Taking an Ethnographic Approach to UX Research
Chris Daley, Former User Experience Research Apprentice
Shifting towards an ethnographic approach within UX means shifting gears to consider how people create meanings for themselves, in ways that are meaningful to them, rather than in ways that are meaningful for the business.
As an anthropologist by training, I’m often asked how my ethnographic approach to research fits within the fast pace of UX and design thinking. How can something like “slow” ethnographic research allow a researcher to generate insights quickly enough to be valuable in a fast-moving business context?
With many in the field of UX still struggling to get business executives to buy into the value of qualitative research, ethnography remains sidelined. And so agile companies and start-ups conclude that ethnography is an awkward fit for their design approaches because they just don’t have the time to wait. What’s more, the Covid-19 pandemic has led many businesses that would otherwise invest in ethnographically driven research to consider it too risky amid social distancing – not to mention the resulting budget freezes from our economic downturn.
But I am here to say that these conclusions are based on a lack of understanding of the value that ethnographic research adds to an organization. Contrary to popular belief, an ethnographic approach is quite compatible with design thinking and is well-suited to agile and lean approaches.
In order to appreciate why ethnography is valuable within UX, we must first understand the purpose of ethnography more generally. Simply put, the purpose of ethnography is to understand the wide range of human experience. Thus, instead of positioning ethnography as a method next to other common UX methods, like usability tests and interviews, it is better to think of ethnography as an approach to asking questions and as a way of interpreting the answers to these questions. While interview and observation are common methods used by ethnographers, they might equally use survey, card exercises, or forms of usability exercises depending on the questions they are asking.
As anyone who has turned on the news lately knows, understanding why humans do what they do can be extremely difficult. Most of the time, we struggle to explain our actions, let alone the actions of others. While ethnography alone cannot provide answers to all of the complexities of human life, it does provide a unique approach to understanding the nuances of human behavior, which can help create a more cohesive picture of random events, behaviors and decisions. To put it another way, ethnography helps make sense of human behaviors and actions by placing behaviors within a holistic context.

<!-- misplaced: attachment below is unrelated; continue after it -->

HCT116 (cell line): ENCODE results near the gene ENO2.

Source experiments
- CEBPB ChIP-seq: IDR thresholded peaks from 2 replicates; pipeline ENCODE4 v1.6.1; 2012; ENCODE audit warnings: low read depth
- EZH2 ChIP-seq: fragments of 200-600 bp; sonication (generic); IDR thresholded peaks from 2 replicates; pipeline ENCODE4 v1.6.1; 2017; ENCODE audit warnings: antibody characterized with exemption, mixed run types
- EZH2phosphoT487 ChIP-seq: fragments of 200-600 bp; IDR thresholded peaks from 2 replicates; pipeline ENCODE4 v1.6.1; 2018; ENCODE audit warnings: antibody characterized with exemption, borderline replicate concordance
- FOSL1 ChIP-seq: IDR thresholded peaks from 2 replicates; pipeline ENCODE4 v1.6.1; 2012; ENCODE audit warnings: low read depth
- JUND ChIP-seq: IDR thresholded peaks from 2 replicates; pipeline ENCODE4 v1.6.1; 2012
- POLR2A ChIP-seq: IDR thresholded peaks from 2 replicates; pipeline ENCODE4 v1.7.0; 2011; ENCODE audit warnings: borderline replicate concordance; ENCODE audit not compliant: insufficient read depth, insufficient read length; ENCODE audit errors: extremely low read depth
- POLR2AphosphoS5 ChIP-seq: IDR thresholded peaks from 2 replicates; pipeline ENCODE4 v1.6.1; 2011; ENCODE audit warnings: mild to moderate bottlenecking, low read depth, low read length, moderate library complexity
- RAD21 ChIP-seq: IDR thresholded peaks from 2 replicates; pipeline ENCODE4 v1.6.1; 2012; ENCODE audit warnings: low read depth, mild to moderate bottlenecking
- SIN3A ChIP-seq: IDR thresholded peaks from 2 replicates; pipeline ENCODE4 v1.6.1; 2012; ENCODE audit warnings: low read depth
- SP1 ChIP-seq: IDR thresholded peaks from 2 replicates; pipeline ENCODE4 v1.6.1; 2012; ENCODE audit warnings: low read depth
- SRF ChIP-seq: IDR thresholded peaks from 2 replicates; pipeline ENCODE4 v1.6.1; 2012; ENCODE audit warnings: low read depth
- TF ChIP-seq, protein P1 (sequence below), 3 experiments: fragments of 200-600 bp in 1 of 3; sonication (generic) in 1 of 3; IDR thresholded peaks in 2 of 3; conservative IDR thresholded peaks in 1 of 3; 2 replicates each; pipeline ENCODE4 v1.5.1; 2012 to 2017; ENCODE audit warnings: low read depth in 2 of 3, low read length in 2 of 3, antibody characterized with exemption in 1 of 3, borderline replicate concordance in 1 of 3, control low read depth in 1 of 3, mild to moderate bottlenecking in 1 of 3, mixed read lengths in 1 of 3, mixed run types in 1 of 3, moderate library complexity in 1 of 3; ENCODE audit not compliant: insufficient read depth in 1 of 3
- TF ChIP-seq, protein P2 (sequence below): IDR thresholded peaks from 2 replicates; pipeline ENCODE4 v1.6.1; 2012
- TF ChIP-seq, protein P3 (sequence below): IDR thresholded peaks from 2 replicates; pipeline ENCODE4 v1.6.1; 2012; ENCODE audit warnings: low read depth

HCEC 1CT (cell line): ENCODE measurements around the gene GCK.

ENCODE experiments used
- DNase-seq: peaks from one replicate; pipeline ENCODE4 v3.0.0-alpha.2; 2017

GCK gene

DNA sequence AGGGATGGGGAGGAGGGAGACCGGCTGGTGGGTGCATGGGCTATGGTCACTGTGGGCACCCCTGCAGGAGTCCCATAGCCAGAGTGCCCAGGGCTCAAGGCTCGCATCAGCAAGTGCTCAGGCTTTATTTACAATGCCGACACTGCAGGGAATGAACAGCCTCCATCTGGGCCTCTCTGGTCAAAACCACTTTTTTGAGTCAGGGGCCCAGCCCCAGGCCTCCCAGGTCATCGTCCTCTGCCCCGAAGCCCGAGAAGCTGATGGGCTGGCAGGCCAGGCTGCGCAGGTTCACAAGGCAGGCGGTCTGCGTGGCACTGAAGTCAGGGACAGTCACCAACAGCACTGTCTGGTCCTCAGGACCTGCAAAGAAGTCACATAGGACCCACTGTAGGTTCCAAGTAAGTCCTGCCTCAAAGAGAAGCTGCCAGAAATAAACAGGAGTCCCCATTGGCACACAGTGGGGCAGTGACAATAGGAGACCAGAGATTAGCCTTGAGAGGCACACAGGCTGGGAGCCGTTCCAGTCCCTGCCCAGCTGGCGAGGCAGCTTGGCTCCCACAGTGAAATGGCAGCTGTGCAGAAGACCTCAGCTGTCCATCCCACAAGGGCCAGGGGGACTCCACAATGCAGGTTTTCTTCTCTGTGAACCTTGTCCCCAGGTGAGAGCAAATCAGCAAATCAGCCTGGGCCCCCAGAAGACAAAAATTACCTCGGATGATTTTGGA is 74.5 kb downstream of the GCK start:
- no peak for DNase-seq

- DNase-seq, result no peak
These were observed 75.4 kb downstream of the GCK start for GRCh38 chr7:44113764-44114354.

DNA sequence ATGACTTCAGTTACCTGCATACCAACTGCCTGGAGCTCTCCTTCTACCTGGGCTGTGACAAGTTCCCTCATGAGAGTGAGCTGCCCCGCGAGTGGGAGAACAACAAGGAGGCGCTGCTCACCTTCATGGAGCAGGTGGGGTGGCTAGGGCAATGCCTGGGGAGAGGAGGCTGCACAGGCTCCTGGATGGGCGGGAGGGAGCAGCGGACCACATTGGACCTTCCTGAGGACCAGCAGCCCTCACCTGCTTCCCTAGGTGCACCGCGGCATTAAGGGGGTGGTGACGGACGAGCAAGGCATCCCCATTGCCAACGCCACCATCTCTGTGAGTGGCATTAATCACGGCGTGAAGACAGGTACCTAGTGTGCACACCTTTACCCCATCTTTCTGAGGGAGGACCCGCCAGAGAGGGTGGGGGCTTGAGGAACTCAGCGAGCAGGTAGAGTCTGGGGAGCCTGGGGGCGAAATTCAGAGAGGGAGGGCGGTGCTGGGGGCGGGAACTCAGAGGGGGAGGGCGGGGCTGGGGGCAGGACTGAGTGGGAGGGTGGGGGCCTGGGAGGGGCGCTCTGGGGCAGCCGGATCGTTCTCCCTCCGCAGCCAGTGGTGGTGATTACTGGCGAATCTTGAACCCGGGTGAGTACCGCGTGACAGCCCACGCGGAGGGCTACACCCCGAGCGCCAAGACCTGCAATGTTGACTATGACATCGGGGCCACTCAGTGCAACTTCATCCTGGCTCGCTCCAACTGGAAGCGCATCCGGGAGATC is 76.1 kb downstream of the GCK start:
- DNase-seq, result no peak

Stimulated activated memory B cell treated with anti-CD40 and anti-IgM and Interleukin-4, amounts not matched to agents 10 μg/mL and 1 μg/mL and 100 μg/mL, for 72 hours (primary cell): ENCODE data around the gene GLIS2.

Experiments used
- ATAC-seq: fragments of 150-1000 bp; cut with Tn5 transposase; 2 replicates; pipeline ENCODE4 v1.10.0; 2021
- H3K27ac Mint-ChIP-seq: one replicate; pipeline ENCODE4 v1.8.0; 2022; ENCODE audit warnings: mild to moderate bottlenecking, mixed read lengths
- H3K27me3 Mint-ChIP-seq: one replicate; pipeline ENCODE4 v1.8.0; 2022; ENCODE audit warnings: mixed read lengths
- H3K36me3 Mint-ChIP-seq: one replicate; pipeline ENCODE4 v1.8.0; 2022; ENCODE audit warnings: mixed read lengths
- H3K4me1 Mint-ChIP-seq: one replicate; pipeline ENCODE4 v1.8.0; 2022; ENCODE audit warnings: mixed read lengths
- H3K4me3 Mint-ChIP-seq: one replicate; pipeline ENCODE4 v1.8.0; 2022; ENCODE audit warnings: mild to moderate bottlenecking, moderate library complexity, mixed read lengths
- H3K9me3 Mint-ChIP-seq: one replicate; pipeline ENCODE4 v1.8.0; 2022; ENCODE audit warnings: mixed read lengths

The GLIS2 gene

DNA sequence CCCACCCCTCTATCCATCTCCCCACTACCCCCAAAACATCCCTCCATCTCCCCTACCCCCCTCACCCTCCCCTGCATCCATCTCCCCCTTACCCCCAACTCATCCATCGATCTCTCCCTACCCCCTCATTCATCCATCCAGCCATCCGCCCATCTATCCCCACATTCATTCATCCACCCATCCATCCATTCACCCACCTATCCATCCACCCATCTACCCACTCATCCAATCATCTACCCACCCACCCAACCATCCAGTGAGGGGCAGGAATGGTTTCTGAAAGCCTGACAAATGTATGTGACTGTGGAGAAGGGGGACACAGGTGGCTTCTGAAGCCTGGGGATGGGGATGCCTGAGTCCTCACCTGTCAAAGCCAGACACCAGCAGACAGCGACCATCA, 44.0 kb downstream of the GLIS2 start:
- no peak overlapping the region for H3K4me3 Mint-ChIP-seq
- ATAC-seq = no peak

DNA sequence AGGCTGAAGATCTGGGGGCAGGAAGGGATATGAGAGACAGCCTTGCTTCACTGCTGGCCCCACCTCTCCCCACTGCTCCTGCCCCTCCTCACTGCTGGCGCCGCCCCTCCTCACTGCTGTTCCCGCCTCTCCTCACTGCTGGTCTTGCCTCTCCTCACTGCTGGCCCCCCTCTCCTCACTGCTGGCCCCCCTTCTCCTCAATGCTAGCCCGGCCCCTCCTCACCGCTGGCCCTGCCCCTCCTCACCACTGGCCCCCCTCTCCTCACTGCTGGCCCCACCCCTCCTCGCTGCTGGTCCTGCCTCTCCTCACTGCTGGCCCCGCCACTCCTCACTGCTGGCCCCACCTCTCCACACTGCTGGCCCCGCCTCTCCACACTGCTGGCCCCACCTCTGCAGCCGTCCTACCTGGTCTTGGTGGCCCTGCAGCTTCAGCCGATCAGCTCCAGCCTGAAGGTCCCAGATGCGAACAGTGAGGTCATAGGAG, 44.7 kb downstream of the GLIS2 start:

Of course, as user researchers, we also operate within a context: the business context. Operating within the domain of a business means that what counts as meaningful user research is that which moves the needle for the company’s bottom-line.
But while an orientation towards doing just enough research to move the needle produces results incrementally, it might miss the opportunity to generate deeper, more meaningful insights beyond the use case at hand. What about the unplanned ways people engage with our products? Businesses can’t always predict how their customers will use their products. I for one, use Google Maps as much for looking up a business’ website quickly to order lunch as getting directions. Uses like these often lie outside of the purview of user research precisely because of how people are understood to be users – potential or actual. To answer these types of questions, we must broaden our horizons to see the context in which our users actually live. And this is the real value of ethnographic research.